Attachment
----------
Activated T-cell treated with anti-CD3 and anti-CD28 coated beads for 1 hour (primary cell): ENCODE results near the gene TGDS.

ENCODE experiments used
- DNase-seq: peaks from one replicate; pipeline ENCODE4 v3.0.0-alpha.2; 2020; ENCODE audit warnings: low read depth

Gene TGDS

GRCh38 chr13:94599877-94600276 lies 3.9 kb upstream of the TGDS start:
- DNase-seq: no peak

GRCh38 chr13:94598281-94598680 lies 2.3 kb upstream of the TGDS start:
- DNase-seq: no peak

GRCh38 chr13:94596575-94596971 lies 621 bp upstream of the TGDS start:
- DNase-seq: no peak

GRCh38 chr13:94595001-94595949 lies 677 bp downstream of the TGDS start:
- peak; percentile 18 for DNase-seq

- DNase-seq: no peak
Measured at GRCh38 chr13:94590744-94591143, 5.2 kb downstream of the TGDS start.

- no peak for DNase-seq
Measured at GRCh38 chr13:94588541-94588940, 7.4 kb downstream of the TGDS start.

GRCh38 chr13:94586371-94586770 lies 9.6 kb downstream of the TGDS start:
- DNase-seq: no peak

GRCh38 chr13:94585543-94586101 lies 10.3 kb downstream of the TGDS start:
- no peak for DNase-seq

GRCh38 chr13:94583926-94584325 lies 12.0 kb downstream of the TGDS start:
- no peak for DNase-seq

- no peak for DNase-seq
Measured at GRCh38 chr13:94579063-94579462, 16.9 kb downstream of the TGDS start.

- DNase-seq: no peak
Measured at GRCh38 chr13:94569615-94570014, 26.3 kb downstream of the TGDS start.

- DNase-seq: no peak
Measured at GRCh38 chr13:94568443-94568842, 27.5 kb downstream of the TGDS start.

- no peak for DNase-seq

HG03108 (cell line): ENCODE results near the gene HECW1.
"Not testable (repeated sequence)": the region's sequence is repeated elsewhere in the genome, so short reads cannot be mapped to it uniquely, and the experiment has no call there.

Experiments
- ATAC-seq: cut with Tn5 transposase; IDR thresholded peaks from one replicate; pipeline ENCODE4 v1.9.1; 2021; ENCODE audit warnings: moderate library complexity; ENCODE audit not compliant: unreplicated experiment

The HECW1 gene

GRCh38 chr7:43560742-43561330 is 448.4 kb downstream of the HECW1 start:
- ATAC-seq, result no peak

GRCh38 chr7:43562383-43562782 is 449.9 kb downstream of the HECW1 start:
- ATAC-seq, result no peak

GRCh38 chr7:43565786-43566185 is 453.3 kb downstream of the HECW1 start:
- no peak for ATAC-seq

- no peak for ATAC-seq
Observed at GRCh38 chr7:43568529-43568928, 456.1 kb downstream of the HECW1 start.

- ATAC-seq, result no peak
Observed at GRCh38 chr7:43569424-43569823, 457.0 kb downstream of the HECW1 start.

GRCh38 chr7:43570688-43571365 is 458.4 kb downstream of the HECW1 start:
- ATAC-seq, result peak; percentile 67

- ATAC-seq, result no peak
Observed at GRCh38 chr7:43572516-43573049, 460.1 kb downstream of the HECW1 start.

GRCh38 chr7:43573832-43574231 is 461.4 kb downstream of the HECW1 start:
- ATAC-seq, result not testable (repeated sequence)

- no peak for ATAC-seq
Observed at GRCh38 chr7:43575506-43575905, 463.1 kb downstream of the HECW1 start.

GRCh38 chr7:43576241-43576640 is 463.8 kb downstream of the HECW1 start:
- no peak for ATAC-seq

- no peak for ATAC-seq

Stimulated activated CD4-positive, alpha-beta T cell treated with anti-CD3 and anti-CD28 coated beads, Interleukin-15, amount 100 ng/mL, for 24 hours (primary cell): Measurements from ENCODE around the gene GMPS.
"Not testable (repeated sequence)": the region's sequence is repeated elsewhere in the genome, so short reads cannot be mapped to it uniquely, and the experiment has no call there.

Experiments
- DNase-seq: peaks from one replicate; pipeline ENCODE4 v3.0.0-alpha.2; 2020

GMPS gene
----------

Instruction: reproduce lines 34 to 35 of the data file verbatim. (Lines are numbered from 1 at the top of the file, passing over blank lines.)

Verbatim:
The HECW1 gene

GRCh38 chr7:43560742-43561330 is 448.4 kb downstream of the HECW1 start: